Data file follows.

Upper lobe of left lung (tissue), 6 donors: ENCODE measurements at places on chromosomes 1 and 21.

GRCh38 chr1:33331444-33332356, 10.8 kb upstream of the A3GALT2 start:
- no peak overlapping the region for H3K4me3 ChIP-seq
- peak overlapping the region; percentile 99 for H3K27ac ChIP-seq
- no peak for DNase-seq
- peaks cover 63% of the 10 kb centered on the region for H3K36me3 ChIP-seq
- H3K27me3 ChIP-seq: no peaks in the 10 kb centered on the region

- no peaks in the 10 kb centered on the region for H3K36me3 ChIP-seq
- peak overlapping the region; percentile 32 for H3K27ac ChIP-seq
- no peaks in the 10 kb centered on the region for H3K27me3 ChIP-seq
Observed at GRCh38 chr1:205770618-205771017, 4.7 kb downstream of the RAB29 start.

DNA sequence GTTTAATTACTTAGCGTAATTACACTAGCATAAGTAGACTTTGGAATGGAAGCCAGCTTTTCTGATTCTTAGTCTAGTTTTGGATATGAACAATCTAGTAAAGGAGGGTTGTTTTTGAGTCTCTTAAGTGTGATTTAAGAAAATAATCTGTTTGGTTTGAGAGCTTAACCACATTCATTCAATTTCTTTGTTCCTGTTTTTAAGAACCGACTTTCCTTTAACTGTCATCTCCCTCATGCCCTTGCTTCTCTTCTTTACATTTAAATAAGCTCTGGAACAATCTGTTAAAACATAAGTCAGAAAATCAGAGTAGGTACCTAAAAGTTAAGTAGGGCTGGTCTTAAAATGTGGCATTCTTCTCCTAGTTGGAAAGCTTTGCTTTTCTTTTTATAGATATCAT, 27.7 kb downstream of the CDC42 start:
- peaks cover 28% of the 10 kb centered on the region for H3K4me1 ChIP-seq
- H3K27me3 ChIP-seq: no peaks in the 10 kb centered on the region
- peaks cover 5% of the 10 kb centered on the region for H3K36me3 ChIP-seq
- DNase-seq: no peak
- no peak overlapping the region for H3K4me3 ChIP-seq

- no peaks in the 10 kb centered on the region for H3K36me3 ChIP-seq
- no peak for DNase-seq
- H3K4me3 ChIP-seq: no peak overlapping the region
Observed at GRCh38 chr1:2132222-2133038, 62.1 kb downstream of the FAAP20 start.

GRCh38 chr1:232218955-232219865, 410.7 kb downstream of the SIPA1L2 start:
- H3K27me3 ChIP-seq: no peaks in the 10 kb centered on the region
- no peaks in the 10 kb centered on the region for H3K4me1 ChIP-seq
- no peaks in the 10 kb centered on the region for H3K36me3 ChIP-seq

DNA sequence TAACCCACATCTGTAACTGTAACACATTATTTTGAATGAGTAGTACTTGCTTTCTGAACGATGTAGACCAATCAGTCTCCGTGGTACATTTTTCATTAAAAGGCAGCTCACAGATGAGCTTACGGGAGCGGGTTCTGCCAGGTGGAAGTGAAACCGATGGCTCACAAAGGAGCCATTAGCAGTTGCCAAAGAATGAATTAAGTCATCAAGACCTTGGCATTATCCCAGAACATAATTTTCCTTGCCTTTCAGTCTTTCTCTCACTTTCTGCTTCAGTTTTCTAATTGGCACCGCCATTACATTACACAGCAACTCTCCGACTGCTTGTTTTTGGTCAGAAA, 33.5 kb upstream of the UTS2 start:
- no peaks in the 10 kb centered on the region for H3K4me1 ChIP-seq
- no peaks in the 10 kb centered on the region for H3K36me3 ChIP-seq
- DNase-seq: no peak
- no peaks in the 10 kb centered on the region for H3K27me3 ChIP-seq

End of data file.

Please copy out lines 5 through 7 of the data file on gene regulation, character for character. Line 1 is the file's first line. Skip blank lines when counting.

- no peak for DNase-seq
- peaks cover 63% of the 10 kb centered on the region for H3K36me3 ChIP-seq
- H3K27me3 ChIP-seq: no peaks in the 10 kb centered on the region